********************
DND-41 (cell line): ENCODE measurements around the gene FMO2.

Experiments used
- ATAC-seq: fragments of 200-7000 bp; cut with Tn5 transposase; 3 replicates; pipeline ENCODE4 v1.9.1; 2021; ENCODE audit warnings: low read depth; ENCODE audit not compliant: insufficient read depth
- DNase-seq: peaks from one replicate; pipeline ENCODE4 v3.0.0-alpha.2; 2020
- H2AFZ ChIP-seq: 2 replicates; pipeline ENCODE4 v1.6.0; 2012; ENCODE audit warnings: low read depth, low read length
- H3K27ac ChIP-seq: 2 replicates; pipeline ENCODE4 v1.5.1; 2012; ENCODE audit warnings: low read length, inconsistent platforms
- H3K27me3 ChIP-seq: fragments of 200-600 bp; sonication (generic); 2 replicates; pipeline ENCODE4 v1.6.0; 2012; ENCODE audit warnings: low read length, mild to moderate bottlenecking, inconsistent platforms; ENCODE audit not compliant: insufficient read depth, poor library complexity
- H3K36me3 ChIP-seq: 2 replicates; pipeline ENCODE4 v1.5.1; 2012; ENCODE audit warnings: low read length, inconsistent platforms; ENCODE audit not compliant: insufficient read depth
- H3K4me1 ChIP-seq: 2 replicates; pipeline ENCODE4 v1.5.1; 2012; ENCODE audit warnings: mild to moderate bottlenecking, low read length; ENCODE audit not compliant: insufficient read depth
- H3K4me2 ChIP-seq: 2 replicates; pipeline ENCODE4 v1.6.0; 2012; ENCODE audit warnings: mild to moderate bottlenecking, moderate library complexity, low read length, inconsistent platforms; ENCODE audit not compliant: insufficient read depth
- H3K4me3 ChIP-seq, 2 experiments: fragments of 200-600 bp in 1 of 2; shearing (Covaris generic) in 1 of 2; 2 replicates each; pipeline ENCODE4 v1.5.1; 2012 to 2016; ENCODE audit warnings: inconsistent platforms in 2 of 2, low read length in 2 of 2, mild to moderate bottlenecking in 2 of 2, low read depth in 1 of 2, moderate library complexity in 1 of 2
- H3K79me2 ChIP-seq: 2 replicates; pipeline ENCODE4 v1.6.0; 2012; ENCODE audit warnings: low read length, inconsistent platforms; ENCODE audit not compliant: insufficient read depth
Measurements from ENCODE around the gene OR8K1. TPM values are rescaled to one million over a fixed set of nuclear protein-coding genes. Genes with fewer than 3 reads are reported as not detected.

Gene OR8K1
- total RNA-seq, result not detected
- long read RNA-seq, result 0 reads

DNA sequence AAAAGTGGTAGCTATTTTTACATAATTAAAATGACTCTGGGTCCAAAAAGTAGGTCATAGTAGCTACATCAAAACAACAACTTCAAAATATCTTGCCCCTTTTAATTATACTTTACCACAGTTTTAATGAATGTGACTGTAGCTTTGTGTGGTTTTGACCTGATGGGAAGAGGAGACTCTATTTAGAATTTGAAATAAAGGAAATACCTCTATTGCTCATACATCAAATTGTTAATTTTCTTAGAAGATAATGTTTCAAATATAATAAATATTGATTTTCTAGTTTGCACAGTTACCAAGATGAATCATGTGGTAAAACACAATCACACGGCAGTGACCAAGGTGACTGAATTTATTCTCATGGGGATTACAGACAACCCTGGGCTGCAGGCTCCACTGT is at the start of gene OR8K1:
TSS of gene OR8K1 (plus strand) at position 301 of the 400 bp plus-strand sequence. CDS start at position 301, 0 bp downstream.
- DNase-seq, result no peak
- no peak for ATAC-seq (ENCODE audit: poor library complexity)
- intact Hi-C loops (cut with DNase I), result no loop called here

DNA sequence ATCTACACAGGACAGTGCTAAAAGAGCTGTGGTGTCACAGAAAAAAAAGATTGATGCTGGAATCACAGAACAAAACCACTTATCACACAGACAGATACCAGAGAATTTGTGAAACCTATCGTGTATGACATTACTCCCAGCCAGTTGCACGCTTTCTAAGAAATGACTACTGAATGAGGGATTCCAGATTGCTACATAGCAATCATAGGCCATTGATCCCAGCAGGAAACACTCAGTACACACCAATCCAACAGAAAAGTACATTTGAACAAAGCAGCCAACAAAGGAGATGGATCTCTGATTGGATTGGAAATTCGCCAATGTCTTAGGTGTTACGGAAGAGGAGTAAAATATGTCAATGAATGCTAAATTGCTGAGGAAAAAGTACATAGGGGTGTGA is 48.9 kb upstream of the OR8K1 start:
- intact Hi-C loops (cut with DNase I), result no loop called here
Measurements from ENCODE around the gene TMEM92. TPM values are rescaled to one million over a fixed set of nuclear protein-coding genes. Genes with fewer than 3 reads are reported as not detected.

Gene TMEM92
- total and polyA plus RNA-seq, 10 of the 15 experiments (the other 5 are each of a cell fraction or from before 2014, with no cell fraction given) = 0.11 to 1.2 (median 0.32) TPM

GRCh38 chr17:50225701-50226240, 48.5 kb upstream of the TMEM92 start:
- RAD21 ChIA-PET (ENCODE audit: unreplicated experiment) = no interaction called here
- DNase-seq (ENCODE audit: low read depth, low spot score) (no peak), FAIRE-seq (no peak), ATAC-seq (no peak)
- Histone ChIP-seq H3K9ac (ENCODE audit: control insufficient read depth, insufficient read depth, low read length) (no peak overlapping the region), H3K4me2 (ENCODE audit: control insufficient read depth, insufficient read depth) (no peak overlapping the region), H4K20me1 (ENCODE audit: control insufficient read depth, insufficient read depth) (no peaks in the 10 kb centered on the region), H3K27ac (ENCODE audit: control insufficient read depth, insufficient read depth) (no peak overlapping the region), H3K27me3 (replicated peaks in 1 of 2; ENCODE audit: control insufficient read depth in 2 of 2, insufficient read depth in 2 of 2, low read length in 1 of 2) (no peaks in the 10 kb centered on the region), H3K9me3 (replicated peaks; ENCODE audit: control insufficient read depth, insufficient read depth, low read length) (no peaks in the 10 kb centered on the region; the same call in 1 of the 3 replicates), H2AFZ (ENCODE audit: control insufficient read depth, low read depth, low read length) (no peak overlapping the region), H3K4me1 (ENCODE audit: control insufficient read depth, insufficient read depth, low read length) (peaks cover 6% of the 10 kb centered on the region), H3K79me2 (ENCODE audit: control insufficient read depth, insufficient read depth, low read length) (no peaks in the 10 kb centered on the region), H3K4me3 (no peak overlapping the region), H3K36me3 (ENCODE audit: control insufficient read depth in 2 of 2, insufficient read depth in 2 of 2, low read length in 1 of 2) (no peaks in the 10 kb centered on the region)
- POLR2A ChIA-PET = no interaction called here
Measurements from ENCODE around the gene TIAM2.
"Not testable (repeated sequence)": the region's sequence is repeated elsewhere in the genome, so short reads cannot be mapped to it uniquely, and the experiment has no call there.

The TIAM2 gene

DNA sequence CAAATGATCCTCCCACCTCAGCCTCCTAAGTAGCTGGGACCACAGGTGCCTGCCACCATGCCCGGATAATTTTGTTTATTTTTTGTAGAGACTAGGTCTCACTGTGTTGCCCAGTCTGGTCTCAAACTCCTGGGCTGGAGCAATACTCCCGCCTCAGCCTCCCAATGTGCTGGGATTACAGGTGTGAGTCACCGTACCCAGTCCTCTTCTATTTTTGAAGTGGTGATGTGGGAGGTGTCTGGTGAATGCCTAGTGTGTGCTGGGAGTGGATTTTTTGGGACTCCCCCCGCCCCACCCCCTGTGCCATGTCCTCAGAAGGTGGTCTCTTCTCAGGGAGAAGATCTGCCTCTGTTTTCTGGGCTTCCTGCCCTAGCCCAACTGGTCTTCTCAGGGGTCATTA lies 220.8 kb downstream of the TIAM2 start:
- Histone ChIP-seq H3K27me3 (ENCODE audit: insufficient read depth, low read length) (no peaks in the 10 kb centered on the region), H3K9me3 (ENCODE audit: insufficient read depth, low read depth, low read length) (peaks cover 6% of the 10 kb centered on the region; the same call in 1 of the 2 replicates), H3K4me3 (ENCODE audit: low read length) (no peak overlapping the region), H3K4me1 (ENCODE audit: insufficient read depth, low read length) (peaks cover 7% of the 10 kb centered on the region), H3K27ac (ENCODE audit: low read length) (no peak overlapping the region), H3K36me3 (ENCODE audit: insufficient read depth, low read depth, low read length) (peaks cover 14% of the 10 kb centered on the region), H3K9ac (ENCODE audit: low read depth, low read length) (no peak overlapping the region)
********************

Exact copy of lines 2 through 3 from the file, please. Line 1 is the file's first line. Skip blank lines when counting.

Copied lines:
Experiments used
- ATAC-seq: fragments of 200-7000 bp; cut with Tn5 transposase; 3 replicates; pipeline ENCODE4 v1.9.1; 2021; ENCODE audit warnings: low read depth; ENCODE audit not compliant: insufficient read depth